There are other users who are sorry they every clicked on “Accessibility”, because now they cannot turn it off.

If a visually-impaired user wants Accessibility set up on a Linux computer, I’d definitely suggest letting a trusted other person set it up, because until it’s set up, complicated things may need to be done, and accessibility will not be set up, so that the end-user will not benefit from Accessibility, while trying to set it up.

Some regular users find screen-readers trying for their patience, because of the fast, robotic voice, until they manage to shut it down again. Personally, I only find screen-readers trying, If I happen to have set one up late at night, because the voice could cause some sort of noise-complaint from my neighbors, droning on until I manage to disable it again. In the middle of the day, I don’t find these experiments trying.

I guess that a good question which some people might ask me, would be why I even do such an experiment, given that I’m not visually impaired and don’t need it. And what I do is set everything up until it works, and then disable it again.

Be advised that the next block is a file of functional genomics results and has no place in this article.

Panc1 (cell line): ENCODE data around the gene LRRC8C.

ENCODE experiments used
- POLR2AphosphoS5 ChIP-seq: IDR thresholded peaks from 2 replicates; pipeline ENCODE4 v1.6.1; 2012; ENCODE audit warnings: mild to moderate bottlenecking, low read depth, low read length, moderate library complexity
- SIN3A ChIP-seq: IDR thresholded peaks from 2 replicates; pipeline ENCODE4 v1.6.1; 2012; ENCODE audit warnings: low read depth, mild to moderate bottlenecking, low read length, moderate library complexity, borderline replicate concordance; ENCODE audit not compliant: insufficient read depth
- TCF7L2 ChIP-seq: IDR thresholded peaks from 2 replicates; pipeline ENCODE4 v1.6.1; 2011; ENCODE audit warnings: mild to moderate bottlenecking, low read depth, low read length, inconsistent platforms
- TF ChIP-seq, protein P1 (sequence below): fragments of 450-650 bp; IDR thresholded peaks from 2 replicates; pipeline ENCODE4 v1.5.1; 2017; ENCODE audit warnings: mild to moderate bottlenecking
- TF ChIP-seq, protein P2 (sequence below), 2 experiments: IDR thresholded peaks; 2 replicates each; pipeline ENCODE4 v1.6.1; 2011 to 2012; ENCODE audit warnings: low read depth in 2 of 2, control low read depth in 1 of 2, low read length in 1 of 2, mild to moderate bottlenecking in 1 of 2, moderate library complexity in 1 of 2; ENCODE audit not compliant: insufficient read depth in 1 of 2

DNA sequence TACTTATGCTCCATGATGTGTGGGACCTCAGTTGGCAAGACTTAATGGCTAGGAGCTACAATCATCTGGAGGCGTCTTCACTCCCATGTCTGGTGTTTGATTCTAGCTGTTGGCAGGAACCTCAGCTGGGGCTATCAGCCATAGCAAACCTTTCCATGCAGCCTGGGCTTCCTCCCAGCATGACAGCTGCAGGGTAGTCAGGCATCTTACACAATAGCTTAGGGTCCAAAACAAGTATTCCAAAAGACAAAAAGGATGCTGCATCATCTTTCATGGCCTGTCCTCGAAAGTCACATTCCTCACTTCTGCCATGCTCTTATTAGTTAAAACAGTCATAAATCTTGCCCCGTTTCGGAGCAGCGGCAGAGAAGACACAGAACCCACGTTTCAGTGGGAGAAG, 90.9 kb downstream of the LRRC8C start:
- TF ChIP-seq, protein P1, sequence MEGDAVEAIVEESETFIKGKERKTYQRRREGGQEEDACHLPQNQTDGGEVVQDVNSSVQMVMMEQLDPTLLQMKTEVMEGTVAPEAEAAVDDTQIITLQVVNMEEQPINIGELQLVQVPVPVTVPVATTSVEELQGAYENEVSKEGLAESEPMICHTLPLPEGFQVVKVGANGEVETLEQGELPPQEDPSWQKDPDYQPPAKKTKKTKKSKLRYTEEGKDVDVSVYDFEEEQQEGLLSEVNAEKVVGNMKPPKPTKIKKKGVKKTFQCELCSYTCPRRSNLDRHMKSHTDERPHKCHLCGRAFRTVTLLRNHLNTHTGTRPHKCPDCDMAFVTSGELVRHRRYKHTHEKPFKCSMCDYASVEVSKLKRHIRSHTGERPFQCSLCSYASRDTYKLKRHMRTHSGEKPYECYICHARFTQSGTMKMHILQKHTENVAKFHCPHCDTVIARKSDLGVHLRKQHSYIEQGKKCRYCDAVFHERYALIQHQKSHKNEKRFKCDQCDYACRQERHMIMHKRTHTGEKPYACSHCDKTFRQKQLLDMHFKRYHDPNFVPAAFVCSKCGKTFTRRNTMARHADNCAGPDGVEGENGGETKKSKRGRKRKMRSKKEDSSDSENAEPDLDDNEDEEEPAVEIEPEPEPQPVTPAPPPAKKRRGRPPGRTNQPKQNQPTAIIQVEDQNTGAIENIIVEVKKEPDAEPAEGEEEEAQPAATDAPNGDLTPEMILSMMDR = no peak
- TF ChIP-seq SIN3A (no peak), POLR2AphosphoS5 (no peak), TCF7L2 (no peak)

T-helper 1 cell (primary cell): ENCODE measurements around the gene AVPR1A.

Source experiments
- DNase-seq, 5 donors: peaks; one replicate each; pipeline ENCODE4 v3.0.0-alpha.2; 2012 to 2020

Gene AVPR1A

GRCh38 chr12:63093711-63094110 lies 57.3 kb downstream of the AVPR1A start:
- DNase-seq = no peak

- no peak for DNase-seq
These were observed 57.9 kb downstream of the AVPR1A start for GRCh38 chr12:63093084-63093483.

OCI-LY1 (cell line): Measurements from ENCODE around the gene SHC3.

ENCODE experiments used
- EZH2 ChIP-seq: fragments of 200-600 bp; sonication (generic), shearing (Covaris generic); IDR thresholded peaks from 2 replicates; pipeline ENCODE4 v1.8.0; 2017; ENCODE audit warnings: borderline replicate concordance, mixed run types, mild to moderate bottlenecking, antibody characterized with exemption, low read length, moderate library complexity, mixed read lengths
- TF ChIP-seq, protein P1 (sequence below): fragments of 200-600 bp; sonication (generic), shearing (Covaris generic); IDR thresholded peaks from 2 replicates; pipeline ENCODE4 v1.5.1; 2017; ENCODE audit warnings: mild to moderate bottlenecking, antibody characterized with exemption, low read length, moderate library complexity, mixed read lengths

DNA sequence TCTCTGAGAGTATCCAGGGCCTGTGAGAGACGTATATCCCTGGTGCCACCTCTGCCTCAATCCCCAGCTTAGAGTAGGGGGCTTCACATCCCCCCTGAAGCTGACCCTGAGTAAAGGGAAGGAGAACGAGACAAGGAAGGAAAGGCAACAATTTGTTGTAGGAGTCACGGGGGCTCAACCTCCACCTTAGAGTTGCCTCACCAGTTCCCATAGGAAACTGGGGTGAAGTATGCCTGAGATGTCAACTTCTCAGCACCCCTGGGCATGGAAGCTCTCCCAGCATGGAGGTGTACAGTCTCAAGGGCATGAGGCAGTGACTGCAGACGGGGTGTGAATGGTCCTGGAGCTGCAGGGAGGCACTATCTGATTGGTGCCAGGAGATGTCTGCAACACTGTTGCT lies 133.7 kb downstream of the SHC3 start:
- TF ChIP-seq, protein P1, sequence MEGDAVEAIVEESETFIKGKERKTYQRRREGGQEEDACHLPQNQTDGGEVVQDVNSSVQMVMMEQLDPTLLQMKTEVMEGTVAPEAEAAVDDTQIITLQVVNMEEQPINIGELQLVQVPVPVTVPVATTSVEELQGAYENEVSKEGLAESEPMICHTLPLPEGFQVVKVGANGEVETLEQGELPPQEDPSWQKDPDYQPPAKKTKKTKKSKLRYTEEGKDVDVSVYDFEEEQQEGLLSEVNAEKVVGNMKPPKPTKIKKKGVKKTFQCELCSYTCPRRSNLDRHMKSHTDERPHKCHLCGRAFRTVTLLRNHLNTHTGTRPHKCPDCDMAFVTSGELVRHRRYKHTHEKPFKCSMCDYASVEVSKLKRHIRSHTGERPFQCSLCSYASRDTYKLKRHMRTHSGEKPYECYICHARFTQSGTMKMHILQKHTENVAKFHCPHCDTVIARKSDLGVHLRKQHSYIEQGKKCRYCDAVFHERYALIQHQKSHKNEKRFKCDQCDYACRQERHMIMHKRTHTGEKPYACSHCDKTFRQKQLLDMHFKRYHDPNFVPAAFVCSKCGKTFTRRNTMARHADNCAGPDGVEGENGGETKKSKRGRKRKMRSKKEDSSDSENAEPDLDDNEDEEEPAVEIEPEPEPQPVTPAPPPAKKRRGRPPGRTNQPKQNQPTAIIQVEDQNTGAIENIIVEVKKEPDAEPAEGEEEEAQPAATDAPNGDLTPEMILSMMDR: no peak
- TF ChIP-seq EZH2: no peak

On my recently-installed Debian / Stretch computer named ‘Plato’, which is also running Plasma 5 as its desktop-manager, I just did manage to get this feature to work, and then to disable it again.

(Updated 15h50, 1/17/2018 : )

The first thing I had to do, was install a long list of packages. The list below includes what was installed, but it should not really be necessary to give the command to the package-manager manually, to install everything here, because some of these packages will follow as dependencies from other packages. But here is a roundabout list:

Continue reading Getting the Orca Screen-Reader to work under Plasma 5